Since the mid-1980s, the state of Florida has acquired roughly 2.75 million acres of land for environmental purposes, conserving large pieces of critical property from the state’s western panhandle to its iconic Keys.
, the 2013 Dorothy S. McCluskey Visiting Fellow in Conservation
at the Yale School of Forestry & Environmental Studies (F&ES), says with pride that he’s had a hand in protecting much of that land.
During his career, including the last 18 years as director of the Florida Natural Areas Inventory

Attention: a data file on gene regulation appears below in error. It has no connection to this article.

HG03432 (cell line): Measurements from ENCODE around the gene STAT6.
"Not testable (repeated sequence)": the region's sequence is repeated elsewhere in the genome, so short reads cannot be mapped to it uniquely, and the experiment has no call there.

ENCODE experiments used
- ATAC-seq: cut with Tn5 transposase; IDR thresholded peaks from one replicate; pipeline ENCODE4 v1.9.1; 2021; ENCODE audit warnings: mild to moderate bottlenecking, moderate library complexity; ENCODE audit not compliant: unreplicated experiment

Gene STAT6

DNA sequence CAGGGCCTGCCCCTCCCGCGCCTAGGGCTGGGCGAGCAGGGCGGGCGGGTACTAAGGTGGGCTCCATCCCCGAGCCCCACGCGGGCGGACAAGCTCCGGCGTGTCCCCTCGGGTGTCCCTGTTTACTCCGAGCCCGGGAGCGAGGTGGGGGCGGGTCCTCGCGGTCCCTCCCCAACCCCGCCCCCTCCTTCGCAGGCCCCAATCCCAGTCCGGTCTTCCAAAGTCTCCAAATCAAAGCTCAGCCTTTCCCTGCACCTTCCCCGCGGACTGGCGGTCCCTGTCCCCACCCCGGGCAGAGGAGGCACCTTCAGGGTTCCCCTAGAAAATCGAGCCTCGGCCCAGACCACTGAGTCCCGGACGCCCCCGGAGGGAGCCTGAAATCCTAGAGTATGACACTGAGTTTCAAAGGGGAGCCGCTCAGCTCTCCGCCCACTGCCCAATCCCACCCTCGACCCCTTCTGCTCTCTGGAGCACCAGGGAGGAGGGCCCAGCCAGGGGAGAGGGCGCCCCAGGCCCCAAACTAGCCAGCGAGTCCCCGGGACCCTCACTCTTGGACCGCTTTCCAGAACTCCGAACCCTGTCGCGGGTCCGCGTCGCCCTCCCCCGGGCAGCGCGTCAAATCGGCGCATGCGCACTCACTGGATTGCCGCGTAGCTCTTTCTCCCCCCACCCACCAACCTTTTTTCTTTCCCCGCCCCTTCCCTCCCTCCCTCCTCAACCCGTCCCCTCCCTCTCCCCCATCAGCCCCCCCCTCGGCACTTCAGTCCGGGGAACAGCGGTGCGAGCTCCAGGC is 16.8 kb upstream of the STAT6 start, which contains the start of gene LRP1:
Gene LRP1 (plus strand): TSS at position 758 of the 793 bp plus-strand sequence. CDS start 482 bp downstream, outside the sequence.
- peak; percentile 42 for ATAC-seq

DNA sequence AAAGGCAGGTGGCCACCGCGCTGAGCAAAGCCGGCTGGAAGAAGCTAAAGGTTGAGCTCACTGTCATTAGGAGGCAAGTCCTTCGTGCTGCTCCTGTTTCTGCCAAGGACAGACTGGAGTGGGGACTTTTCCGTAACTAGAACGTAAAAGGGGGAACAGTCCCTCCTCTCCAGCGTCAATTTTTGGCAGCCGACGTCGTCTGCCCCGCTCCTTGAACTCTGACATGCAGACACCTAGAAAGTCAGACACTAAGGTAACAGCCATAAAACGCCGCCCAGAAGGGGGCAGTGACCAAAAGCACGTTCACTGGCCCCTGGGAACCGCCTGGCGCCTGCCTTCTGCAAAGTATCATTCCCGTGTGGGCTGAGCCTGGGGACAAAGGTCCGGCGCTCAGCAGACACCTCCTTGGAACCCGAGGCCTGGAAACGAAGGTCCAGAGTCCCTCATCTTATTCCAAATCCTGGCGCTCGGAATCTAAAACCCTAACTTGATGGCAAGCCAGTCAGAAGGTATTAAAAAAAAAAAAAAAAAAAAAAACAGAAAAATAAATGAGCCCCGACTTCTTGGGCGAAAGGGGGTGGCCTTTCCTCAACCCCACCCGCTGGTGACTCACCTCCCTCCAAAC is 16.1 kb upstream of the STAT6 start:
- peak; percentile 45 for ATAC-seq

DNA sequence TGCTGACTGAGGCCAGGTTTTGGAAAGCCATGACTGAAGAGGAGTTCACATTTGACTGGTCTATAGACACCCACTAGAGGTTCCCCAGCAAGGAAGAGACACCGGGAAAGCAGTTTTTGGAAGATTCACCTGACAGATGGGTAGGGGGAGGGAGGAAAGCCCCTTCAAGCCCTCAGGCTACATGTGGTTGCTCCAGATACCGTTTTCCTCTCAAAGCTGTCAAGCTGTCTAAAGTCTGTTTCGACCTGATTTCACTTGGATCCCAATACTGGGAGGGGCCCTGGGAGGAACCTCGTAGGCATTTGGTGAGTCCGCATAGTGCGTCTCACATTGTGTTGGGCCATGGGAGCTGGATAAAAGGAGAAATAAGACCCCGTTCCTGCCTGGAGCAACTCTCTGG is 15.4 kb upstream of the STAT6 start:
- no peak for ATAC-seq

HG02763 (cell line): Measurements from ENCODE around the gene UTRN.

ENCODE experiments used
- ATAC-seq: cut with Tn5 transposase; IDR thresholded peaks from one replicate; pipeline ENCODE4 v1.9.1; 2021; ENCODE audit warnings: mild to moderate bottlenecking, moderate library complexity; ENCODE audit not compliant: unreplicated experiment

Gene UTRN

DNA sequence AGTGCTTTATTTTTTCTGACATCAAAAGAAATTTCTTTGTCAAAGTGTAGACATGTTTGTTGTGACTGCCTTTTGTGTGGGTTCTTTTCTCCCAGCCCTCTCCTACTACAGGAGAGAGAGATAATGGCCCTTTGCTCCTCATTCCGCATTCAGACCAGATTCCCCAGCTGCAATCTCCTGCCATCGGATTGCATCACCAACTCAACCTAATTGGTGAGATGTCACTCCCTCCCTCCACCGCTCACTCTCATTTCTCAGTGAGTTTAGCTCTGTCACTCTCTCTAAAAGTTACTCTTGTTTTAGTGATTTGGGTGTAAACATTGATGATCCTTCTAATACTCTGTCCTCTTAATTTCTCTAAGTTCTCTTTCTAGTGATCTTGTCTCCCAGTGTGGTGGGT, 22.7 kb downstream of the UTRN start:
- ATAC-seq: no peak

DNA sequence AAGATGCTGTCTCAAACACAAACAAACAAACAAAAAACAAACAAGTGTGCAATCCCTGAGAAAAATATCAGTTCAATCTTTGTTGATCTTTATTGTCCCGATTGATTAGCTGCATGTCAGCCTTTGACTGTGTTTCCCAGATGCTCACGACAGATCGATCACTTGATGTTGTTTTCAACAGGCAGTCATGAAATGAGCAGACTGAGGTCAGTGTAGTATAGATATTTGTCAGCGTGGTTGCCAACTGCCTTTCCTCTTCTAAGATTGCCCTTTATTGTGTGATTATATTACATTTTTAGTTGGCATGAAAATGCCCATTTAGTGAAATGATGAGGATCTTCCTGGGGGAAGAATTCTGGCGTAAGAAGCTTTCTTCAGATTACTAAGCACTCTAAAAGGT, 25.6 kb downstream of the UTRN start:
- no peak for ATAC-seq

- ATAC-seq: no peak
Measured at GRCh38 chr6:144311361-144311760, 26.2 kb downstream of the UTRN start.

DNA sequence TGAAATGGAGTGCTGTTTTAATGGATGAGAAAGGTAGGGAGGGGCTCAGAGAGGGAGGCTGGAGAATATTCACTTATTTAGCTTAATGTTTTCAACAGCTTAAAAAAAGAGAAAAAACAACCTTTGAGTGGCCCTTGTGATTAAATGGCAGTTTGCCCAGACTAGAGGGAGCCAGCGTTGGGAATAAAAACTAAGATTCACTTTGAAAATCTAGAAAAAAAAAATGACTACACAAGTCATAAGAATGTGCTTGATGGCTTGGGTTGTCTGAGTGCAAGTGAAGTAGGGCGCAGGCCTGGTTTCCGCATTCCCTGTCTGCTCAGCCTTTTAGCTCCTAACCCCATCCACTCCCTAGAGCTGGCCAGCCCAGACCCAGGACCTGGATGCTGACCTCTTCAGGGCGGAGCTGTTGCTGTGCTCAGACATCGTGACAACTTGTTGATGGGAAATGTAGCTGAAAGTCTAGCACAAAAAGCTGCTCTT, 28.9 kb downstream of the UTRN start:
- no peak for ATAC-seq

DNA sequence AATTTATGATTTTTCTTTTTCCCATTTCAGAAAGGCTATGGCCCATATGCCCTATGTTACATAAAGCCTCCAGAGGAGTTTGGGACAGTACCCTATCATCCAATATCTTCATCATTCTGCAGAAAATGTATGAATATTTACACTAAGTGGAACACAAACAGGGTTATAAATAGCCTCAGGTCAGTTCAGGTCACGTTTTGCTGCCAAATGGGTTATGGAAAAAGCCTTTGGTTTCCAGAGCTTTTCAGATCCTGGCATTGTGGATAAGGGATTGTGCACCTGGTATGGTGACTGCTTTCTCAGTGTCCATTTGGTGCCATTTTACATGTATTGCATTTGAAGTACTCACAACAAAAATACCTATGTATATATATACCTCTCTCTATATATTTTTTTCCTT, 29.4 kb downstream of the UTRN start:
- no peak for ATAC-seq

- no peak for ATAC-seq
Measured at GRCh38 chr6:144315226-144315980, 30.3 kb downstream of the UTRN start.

(FNAI), Knight has helped document the state’s rich biodiversity, producing an inventory of the state’s natural resources and identifying which pieces of land most urgently require protection.
For decades, these data have been a critical factor in convincing lawmakers, and the general public, to make conservation a state priority.
“Protection of the environment is so important to tourism in Florida, and tourism is such an important part of the economy, so it’s not such a hard sell,” Knight says. “Getting any legislature to spend $300 million a year for 20 years is not an easy effort, but the state has a long history of buying the most ecologically important property, so the public sees they are getting good conservation value for that investment.”